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Osteochondral defects

A condition resulting from a sprained ankle which has failed to settle, creating long-term pain and instability

About

An osteochondral defect is a localised area of joint damage. This involves the underlying bone (osteo) and overlying shock absorbing cartilage (chondral). In the ankle an osteochondral defect usually occurs on the talus bone. The characteristic symptoms are a deep aching pain that fails to settle after an injury but can also occur without injury.

Need to know

  • Symptoms of osteochondral defects icon plus

    Generally pain is the main symptom. This is usually on weight bearing and usually, though not always, localised to the side of the joint on which the osteochondral defect exists. It is also not uncommon to have feelings of instability from the joint, despite the fact that there may be no actual laxity of the normal restraints. This is known as functional instability.
  • Screening and diagnosis icon plus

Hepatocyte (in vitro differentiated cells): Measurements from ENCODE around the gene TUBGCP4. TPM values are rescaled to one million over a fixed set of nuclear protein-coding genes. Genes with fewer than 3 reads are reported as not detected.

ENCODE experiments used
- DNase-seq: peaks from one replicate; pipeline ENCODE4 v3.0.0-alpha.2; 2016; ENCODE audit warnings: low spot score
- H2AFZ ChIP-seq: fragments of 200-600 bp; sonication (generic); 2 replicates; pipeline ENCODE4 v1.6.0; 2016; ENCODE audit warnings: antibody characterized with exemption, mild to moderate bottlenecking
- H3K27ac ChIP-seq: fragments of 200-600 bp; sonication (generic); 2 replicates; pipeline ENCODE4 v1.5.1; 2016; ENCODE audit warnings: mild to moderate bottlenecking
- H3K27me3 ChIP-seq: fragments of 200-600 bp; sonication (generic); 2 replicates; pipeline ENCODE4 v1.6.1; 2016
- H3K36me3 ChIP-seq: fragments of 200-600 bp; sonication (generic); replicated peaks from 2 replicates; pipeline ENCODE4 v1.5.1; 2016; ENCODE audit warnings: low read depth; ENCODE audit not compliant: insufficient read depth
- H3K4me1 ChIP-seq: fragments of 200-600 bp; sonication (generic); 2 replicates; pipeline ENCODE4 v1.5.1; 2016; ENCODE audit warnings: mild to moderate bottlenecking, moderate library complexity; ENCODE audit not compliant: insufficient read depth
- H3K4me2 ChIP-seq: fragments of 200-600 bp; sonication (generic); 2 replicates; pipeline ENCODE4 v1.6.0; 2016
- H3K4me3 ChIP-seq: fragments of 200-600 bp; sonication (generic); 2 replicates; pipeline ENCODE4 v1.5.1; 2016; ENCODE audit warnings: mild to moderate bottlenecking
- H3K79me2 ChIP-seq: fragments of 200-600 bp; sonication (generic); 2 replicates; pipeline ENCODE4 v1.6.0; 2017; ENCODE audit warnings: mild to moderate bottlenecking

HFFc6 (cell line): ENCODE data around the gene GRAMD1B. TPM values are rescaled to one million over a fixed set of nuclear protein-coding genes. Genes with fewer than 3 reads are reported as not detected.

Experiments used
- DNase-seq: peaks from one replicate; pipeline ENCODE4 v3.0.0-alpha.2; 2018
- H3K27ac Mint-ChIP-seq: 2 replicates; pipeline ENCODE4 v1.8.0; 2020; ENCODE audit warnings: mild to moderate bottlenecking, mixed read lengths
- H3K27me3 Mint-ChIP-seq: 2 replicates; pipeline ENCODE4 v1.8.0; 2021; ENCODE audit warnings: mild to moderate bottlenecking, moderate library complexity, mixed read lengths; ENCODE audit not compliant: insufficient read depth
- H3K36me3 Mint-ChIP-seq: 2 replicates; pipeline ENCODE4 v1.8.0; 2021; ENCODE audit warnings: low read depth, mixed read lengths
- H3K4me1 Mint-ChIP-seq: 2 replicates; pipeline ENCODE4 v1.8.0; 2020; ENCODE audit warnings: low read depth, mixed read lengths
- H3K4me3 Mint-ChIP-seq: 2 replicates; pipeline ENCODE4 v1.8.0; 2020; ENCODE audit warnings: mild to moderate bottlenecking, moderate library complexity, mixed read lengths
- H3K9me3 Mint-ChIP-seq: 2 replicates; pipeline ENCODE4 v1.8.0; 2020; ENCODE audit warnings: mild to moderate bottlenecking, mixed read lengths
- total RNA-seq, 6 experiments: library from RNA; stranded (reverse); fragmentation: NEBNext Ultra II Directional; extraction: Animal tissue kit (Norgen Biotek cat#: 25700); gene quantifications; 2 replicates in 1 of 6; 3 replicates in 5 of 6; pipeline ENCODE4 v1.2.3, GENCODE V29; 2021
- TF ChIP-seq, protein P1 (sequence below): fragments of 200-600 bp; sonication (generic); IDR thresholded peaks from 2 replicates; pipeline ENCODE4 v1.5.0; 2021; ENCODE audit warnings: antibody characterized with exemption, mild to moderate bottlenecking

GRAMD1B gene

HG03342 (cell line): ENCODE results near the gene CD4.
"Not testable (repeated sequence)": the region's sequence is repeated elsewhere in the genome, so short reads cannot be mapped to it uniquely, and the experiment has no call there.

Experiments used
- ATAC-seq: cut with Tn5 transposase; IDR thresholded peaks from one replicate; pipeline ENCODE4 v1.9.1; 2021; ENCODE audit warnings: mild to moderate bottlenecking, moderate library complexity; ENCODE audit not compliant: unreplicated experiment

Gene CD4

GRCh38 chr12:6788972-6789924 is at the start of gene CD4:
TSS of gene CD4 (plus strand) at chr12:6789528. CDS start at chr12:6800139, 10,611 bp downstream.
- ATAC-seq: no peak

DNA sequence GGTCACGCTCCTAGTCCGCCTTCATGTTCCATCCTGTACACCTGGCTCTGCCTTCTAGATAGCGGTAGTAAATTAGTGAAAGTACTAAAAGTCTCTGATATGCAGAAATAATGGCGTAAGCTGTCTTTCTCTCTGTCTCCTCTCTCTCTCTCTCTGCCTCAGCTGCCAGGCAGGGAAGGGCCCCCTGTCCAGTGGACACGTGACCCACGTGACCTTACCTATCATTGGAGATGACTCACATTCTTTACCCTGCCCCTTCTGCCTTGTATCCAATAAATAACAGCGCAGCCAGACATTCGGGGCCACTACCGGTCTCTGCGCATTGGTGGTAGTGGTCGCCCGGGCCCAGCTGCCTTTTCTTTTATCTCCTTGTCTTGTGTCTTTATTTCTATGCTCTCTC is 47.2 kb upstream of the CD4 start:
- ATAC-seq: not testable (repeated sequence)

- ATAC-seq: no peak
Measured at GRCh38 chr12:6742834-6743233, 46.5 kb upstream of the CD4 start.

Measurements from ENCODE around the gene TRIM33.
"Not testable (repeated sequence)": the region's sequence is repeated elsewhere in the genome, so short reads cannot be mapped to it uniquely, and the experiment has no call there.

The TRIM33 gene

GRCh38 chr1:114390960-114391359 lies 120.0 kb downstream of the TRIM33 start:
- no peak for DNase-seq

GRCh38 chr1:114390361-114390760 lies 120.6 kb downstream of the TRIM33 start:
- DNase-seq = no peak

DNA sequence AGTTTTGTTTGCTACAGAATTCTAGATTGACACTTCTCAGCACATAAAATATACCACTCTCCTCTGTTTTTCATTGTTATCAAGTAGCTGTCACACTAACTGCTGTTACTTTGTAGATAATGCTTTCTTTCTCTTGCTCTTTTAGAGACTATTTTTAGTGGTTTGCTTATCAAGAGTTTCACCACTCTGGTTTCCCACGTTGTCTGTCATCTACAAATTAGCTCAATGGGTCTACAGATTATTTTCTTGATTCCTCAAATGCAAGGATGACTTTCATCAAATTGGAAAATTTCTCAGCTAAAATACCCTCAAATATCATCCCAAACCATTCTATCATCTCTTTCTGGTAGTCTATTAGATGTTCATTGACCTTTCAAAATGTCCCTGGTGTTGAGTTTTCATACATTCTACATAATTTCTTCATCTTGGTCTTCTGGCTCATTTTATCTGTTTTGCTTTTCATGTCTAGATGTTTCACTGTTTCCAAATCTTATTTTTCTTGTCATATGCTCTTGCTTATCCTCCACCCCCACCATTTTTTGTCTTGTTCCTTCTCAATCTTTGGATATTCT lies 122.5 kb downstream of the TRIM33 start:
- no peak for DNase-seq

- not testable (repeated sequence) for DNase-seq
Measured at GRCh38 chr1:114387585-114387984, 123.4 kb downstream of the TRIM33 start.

These conditions usually occur on the talus bone and are a region where the cartilage and underlying bone have been disrupted, usually after injury. Your consultant will be able to determine the degree of disruption, which can range from bruising to a crater or deep defect on the surface of the joint, lacking the underlying bone as well as cartilage. An osteochondral defect may or may not progress to osteoarthritis and a decision to have treatment will depend upon just how persistent and painful your symptoms may be.
  • Potential treatment options icon plus

    Your consultant will discuss treatment options to determine the best approach for you. Possible surgical treatments might include: - arthroscopic debridement or microfracture, to encourage repair cartilage to form - cartilage repair techniques; there are several newer techniques including autologous cartilage transplantation (ACI/ACT), mosaicplasty or OATS, and stem cell treatments, which may have a role for lesions that have not responded to arthroscopic debridement - hemicap; this is a metallic surface implant which may be advised in certain large lesions
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This content is intended for general information only and does not replace the need for personal advice from a qualified health professional.
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